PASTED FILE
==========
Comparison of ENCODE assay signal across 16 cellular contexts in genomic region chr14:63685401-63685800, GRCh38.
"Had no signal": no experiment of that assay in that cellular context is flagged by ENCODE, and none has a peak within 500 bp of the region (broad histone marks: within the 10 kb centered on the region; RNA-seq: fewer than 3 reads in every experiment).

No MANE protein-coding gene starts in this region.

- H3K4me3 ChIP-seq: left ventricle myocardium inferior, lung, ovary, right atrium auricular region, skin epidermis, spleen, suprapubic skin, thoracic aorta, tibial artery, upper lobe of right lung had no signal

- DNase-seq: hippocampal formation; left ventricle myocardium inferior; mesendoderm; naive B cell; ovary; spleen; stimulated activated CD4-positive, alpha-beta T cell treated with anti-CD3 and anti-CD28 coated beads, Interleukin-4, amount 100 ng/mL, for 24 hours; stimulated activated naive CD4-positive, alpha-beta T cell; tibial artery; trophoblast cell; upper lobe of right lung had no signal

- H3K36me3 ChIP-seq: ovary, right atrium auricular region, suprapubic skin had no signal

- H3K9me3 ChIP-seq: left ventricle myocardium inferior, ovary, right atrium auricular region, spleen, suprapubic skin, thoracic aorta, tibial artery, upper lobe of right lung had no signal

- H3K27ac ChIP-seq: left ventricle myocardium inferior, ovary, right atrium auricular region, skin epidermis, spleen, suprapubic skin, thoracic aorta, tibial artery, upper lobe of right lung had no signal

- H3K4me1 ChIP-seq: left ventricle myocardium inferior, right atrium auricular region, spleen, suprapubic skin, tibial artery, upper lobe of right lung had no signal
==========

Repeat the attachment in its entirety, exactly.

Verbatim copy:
Comparison of ENCODE assay signal across 16 cellular contexts in genomic region chr14:63685401-63685800, GRCh38.
"Had no signal": no experiment of that assay in that cellular context is flagged by ENCODE, and none has a peak within 500 bp of the region (broad histone marks: within the 10 kb centered on the region; RNA-seq: fewer than 3 reads in every experiment).

No MANE protein-coding gene starts in this region.

- H3K4me3 ChIP-seq: left ventricle myocardium inferior, lung, ovary, right atrium auricular region, skin epidermis, spleen, suprapubic skin, thoracic aorta, tibial artery, upper lobe of right lung had no signal

- DNase-seq: hippocampal formation; left ventricle myocardium inferior; mesendoderm; naive B cell; ovary; spleen; stimulated activated CD4-positive, alpha-beta T cell treated with anti-CD3 and anti-CD28 coated beads, Interleukin-4, amount 100 ng/mL, for 24 hours; stimulated activated naive CD4-positive, alpha-beta T cell; tibial artery; trophoblast cell; upper lobe of right lung had no signal

- H3K36me3 ChIP-seq: ovary, right atrium auricular region, suprapubic skin had no signal

- H3K9me3 ChIP-seq: left ventricle myocardium inferior, ovary, right atrium auricular region, spleen, suprapubic skin, thoracic aorta, tibial artery, upper lobe of right lung had no signal

- H3K27ac ChIP-seq: left ventricle myocardium inferior, ovary, right atrium auricular region, skin epidermis, spleen, suprapubic skin, thoracic aorta, tibial artery, upper lobe of right lung had no signal

- H3K4me1 ChIP-seq: left ventricle myocardium inferior, right atrium auricular region, spleen, suprapubic skin, tibial artery, upper lobe of right lung had no signal